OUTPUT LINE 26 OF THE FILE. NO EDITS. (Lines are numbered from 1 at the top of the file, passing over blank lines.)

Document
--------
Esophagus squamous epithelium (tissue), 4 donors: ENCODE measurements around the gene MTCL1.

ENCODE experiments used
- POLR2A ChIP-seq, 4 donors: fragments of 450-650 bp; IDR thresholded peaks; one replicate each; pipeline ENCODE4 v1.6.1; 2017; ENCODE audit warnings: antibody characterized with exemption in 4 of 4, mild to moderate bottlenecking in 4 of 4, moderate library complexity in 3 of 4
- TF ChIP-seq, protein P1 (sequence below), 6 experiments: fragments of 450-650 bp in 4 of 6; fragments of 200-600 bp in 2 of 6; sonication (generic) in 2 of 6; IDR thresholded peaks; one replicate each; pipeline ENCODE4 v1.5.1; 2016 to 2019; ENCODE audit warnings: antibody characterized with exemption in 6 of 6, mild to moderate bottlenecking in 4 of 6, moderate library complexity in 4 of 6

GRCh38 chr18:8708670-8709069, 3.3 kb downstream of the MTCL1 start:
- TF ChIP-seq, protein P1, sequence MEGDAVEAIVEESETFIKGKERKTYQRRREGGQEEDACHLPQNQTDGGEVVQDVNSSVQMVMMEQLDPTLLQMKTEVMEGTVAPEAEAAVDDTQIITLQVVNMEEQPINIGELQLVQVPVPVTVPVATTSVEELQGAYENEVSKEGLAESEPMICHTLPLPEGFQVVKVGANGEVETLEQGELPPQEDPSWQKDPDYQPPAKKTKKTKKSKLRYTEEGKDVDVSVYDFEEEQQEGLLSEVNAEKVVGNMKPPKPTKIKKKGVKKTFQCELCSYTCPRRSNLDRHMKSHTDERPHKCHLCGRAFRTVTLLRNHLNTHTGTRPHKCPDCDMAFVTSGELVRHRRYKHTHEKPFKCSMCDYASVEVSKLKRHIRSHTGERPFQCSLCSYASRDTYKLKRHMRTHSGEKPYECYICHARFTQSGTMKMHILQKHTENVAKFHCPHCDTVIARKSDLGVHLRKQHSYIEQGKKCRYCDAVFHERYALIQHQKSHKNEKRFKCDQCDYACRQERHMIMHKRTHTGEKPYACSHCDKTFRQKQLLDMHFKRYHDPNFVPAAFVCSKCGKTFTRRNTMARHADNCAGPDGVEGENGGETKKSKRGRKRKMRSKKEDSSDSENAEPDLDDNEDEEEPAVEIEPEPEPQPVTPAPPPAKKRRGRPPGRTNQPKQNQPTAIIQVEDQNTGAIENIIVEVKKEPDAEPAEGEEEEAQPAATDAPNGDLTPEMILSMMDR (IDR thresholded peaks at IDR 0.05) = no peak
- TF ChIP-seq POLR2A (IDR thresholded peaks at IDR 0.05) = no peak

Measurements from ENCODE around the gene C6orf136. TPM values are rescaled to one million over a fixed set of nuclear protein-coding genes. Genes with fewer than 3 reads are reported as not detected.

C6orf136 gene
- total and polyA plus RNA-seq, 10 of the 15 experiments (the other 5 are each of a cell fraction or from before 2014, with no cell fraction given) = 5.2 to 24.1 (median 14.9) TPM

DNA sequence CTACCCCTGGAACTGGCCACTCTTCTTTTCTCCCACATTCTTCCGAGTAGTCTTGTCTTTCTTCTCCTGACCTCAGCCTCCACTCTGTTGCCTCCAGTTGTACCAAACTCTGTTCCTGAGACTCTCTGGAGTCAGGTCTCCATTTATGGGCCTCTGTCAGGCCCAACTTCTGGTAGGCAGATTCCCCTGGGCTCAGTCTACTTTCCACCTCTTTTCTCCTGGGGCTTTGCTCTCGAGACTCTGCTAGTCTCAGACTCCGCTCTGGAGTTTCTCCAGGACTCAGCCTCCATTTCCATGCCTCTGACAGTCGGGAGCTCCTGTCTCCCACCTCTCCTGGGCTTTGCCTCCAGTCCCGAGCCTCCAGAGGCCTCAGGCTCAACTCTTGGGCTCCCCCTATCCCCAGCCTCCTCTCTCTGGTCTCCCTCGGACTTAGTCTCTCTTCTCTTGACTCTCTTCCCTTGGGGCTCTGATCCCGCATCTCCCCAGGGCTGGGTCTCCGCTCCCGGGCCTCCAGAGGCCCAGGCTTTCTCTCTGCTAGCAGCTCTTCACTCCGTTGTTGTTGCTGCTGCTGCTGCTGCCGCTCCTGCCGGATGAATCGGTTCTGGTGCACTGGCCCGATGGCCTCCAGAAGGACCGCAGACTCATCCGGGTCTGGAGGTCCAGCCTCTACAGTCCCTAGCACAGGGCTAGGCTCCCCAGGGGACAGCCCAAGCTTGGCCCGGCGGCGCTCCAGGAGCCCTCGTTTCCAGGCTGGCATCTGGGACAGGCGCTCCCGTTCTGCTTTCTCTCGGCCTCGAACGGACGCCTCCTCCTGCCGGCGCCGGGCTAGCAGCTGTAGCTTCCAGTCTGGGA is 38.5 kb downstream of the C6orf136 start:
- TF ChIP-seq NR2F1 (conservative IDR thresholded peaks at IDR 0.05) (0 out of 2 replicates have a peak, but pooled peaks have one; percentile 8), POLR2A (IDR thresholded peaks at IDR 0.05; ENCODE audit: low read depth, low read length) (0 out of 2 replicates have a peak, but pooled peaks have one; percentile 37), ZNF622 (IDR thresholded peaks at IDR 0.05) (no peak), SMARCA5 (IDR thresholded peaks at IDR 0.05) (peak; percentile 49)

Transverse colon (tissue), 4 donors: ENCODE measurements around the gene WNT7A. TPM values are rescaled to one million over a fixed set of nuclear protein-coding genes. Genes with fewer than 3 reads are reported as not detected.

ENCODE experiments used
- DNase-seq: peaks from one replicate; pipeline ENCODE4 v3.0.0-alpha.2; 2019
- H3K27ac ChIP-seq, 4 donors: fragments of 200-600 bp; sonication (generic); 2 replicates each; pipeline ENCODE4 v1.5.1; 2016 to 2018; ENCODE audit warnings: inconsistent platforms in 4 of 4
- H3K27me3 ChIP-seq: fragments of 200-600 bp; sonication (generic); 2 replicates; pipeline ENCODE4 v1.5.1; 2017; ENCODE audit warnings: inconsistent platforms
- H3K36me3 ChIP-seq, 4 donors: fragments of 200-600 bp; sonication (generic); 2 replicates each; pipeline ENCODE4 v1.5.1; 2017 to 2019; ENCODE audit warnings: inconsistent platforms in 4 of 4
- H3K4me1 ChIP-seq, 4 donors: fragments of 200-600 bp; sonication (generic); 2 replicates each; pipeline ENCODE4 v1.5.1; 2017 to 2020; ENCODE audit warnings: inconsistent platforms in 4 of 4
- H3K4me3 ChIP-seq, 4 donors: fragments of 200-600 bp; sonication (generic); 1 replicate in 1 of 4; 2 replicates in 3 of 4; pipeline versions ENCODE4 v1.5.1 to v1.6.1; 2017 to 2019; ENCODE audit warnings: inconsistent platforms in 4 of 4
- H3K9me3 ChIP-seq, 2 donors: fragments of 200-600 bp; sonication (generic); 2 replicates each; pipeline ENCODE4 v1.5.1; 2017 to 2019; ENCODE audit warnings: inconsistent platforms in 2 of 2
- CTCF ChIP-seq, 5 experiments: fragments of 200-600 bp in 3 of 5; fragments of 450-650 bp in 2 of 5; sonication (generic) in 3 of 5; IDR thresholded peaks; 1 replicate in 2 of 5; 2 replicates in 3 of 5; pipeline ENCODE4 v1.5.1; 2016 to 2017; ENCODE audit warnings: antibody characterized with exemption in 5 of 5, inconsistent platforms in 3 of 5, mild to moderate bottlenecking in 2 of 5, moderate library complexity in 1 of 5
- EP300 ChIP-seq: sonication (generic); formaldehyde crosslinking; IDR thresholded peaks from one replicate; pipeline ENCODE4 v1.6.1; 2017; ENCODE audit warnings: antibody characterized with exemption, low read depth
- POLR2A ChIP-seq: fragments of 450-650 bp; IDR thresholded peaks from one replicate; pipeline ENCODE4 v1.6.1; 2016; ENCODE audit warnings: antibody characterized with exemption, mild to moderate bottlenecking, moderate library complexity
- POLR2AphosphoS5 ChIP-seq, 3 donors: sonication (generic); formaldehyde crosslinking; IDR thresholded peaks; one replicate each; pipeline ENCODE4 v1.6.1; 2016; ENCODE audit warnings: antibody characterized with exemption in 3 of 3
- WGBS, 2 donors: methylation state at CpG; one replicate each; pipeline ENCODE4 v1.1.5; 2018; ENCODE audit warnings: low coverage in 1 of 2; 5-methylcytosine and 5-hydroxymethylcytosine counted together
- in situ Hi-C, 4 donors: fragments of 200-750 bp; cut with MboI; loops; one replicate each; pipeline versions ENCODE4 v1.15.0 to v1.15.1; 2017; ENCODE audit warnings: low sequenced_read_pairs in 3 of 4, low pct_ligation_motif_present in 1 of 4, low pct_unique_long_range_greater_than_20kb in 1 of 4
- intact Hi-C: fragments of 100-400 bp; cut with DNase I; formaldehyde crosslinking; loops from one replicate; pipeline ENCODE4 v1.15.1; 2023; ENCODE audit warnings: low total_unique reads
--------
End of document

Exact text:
- WGBS, 2 donors: methylation state at CpG; one replicate each; pipeline ENCODE4 v1.1.5; 2018; ENCODE audit warnings: low coverage in 1 of 2; 5-methylcytosine and 5-hydroxymethylcytosine counted together